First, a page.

April 8th 2000

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Articles from this issue:

EDITORIAL: Mr Howard’s circuit-breaker

NATIONAL AFFAIRS: Fishy business: WTO’s salmon ruling NATIONAL AFFAIRS: Fishy business: WTO’s salmon ruling


DRUGS: Random drug tests for politicians?

NATIONAL AFFAIRS: UN’s unwelcome interest in local affairs

RURAL: Anger at NP inaction over low farm prices

TELECOMMUNICATIONS: Behind the new Telstra inquiry

CANBERRA OBSERVED: Divisions exposed in ranks of Victorian, NSW Liberals

WORK: Longer working hours: unions ignore developing social crisis

LETTERS: Rural debt a legacy of “get big or get out” mentality

ENVIRONMENT: How Kyoto’s greenhouse gas cuts will hit the hip-pocket

FOREIGN AFFAIRS: Japan faces up to defence, immigration and overwork

INTERNATIONAL AFFAIRS: China’s spiritual vacuum

UNITED STATES: Foetal tissue sales: “dirty secret” of US abortion industry

POLITICAL PHILOSOPHY: Democracy for all?

ECONOMICS: How globalisation puts profits before people

POPULATION: Why won’t Australian women have children?

BOOKS: 'GIVING SORROW WORDS: Women's stories of Post-Abortion Grief', by Melinda Tankard-Reist

BOOKS: 'Karl Marx', by Francis Wheen

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Divisions exposed in ranks of Victorian, NSW Liberals

by News Weekly

News Weekly, April 8, 2000
Prime Minister John Howard's biggest problem in deciding the timing of the next election may not be the GST, but internal problems in the Liberal Party. It is no exaggeration to say the largest two state parties - New South Wales and Victoria - are in serious trouble across a number of fronts.

Divided, dwindling in membership and strapped for cash, the branches will need considerable time and leadership to fix the problems before a federal campaign, which is going to be anything but easy.

Both states' party administrations have also suffered an exodus of experienced political operators.

The Liberal Party across Australia is suffering from a decline in membership, although the party is reluctant to reveal the true level of financial membership.


Financially both states are drained of cash, with NSW in particular almost wiped out by the 1998 state and federal election campaigns.

Liberal insiders say that Federal Treasurer Ron Walker was furious when he found out how the NSW Executive had attempted to hide the level of the party's debts from the Federal Secretariat.

Even with the recent sale of the party's headquarters, the NSW branch is still believed to be in debt to the tune of up to $2 million and certainly is in no fit state to fight a federal campaign.

Mr Walker has been a brilliant fundraiser over many years, but he believes NSW has not been pulling its weight for some time.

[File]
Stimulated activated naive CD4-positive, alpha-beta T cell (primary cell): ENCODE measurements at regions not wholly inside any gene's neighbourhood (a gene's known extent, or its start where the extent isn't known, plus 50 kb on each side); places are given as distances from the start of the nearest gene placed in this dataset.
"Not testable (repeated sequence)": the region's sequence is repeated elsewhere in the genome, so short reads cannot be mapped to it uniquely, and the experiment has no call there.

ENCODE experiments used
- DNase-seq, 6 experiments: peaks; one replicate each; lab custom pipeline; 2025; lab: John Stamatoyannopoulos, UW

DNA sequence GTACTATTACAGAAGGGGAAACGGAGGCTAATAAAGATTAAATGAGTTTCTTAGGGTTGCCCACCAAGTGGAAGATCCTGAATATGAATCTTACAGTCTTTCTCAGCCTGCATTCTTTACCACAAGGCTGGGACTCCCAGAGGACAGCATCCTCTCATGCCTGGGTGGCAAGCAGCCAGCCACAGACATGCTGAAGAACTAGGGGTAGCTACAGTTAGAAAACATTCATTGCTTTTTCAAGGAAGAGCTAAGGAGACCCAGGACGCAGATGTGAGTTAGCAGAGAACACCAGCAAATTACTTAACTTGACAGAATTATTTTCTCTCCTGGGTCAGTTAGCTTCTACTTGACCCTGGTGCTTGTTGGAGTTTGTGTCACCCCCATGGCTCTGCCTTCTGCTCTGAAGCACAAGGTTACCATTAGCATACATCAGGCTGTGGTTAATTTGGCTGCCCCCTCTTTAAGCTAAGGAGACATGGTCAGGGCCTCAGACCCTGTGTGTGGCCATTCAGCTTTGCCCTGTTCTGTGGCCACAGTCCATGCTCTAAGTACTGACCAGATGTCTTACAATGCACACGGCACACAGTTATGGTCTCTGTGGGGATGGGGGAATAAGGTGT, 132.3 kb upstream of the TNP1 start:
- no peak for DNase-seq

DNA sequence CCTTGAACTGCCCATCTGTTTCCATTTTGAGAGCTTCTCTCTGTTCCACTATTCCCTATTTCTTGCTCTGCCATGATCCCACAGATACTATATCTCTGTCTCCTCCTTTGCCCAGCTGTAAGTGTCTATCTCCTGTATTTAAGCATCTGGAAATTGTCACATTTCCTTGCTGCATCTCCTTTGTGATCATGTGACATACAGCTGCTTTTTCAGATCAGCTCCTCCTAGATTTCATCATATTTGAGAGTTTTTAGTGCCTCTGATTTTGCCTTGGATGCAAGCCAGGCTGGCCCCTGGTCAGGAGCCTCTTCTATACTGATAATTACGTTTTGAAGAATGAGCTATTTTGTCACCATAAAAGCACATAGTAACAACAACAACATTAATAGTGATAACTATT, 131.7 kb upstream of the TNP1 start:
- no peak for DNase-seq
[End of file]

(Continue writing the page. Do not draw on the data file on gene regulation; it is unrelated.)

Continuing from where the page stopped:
Now with Jeff Kennett gone from the Victoria political scene, fundraising has become a much tougher job, with many big business donors drying up. Having to bail out NSW was never in Walker's plans.

The NSW branch is also bitterly divided between the Group a slef-styled "moderate" wing which has had a strong influence in the party for some time, and the so-called Right, which is in the ascendancy.

NSW is further complicated by claims of a "gay mafia" within the Group which exerts an influence in party matters including preselection far beyond its numerical size.

The Victorian Party is suffering its own set of problems which, though not as serious as those in NSW, is also deeply divided.

The Victorian Liberal Party is not so much an ideological battleground, as a faction war based on personalities.

Firstly, the party is still shell-shocked from losing the unloseable election to Labor's Steve Bracks, and it is only just starting to dawn on the party that Labor could govern for four years, or even longer.

Putting its entire faith in the leadership and vision of Jeff Kennett proved to be an absolute disaster leaving a talent vacuum as soon as he left office with rumors of a leadership challenge surfacing already.

But the bleeding in the party is more internal, as the two main factions try to shift the blame for the loss on each other.

On the one hand there is the force broadly known as the Kennett Group, which has been running the party for the past few years. On the other, there is the Costello-Kroger camp which was once a formidable group in the party, but which has taken a series of heavy defeats in recent times.

The recent elections for the state executive of the party have done nothing to solve the deep divisions in the party.

Powerbroker Michael Kroger has been concentrating more and more on family and business interests in recent years so that his influence over party affairs has greatly diminished.

The Victorian branch is also suffering from a collapse in membership, and a serious lack of political experience in head office.

Mr Howard is hoping that come July, when it will rain money from Canberra for a few weeks, Australia's attitude to the GST will improve.

Going early to the polls (perhaps in the post-Olympic euphoria) is one option he is keen to keep open.

But his problem is that the party is far from ready, administratively and financially, to fight a do-or-die campaign.

The other choice is to wait as long as possible.

But the danger is that the Liberal heartland will discover just how pervasive and invasive the new tax system will be and how heavily weighted it is to the top end of town.

Once small business, farmers, contractors and professionals see the new tax system in action, it won't simply be a matter of fixing the problems in the state branches, but finding supporters to hand out the how-to-vote cards.

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